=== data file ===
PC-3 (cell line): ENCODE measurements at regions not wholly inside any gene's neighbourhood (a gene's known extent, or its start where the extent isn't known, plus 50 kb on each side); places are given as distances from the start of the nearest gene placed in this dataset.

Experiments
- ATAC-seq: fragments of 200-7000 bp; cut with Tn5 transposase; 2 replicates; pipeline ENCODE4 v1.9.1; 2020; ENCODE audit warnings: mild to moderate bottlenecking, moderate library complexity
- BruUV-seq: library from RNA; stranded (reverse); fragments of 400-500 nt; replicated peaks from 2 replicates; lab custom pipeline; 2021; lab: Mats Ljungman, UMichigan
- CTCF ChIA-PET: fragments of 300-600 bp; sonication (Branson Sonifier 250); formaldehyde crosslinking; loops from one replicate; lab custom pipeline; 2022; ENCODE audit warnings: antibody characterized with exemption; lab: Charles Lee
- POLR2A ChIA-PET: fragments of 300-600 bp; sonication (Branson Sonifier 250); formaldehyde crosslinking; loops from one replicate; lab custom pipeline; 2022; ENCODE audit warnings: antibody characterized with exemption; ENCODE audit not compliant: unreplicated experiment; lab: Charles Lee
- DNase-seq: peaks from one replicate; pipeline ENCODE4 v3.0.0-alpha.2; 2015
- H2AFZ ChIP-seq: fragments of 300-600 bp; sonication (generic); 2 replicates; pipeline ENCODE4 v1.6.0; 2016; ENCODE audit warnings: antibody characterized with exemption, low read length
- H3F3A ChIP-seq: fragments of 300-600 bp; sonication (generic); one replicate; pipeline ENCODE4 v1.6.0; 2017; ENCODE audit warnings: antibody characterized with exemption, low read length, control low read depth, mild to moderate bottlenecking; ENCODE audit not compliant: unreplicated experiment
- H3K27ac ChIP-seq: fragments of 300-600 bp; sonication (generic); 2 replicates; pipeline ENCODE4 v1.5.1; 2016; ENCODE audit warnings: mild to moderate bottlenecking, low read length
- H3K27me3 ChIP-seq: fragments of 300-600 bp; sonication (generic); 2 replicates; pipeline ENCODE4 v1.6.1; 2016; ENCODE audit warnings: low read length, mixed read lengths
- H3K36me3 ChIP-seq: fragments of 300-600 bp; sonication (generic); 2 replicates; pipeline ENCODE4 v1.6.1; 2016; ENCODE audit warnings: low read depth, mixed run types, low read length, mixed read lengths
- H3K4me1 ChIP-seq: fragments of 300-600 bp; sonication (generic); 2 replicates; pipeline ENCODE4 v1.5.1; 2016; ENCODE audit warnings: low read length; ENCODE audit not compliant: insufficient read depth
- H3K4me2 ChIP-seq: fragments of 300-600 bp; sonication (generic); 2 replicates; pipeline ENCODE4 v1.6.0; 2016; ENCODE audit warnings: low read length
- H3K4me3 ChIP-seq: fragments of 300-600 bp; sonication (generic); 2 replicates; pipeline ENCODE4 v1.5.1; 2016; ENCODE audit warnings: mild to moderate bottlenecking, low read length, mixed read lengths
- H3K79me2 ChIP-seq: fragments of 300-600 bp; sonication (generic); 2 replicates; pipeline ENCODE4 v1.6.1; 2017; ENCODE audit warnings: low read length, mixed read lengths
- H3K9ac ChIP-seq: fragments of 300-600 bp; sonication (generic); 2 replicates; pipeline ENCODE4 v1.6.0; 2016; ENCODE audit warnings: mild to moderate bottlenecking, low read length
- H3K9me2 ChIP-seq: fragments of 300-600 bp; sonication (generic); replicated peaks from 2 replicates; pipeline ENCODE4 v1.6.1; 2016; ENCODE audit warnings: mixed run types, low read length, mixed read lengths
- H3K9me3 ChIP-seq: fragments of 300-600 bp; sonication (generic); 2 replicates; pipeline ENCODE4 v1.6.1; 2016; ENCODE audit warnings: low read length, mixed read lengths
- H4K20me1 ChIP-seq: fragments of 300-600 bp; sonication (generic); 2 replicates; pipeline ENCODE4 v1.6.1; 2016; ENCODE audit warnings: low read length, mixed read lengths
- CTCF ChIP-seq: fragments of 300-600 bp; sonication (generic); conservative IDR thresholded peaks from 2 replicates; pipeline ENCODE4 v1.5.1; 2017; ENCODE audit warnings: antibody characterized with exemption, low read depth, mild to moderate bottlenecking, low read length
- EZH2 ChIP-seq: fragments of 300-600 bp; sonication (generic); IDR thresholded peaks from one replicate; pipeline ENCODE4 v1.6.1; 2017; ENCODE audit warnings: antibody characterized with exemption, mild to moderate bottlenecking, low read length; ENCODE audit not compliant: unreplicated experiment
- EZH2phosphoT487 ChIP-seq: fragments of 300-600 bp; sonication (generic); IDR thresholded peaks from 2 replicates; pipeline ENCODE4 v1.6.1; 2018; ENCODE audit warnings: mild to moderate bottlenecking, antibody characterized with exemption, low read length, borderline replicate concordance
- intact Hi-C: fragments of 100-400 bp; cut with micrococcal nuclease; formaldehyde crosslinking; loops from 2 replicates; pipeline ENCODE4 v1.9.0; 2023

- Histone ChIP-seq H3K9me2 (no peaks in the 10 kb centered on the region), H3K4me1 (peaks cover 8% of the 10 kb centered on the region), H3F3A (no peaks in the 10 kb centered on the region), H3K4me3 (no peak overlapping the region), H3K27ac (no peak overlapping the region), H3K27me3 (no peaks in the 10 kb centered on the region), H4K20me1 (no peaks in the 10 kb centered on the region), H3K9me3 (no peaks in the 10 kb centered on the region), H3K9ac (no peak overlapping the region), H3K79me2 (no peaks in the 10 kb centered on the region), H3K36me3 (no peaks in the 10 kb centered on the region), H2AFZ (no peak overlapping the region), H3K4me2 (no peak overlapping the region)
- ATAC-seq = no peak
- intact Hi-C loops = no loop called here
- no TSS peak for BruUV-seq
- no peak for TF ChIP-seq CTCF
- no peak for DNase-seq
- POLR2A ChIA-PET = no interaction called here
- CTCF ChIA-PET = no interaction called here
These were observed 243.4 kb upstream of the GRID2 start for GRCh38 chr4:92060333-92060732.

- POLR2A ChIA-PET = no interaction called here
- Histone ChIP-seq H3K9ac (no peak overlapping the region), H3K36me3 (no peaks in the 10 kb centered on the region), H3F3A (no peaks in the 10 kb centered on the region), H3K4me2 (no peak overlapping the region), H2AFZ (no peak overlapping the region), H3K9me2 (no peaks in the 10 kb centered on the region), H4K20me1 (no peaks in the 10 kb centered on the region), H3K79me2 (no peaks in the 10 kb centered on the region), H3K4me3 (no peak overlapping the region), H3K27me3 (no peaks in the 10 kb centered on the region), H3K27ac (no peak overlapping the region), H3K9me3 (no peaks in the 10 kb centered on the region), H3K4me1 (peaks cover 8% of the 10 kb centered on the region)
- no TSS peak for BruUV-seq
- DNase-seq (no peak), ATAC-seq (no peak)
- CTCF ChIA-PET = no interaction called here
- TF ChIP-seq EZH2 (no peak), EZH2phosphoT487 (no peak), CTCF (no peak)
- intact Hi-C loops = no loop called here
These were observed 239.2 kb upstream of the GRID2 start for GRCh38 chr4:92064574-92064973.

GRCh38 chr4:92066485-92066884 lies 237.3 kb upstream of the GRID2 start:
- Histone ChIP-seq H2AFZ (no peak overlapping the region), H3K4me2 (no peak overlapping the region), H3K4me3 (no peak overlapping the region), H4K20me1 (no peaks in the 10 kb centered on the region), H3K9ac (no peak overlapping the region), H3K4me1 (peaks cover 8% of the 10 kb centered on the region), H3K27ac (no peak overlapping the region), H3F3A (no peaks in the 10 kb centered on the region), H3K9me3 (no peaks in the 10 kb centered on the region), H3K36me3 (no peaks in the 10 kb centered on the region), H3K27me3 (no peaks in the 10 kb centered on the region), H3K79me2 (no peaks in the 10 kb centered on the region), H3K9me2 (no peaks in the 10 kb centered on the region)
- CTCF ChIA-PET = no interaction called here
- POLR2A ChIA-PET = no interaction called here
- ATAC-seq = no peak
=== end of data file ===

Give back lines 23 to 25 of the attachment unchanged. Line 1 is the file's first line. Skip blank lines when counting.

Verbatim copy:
- EZH2phosphoT487 ChIP-seq: fragments of 300-600 bp; sonication (generic); IDR thresholded peaks from 2 replicates; pipeline ENCODE4 v1.6.1; 2018; ENCODE audit warnings: mild to moderate bottlenecking, antibody characterized with exemption, low read length, borderline replicate concordance
- intact Hi-C: fragments of 100-400 bp; cut with micrococcal nuclease; formaldehyde crosslinking; loops from 2 replicates; pipeline ENCODE4 v1.9.0; 2023

- Histone ChIP-seq H3K9me2 (no peaks in the 10 kb centered on the region), H3K4me1 (peaks cover 8% of the 10 kb centered on the region), H3F3A (no peaks in the 10 kb centered on the region), H3K4me3 (no peak overlapping the region), H3K27ac (no peak overlapping the region), H3K27me3 (no peaks in the 10 kb centered on the region), H4K20me1 (no peaks in the 10 kb centered on the region), H3K9me3 (no peaks in the 10 kb centered on the region), H3K9ac (no peak overlapping the region), H3K79me2 (no peaks in the 10 kb centered on the region), H3K36me3 (no peaks in the 10 kb centered on the region), H2AFZ (no peak overlapping the region), H3K4me2 (no peak overlapping the region)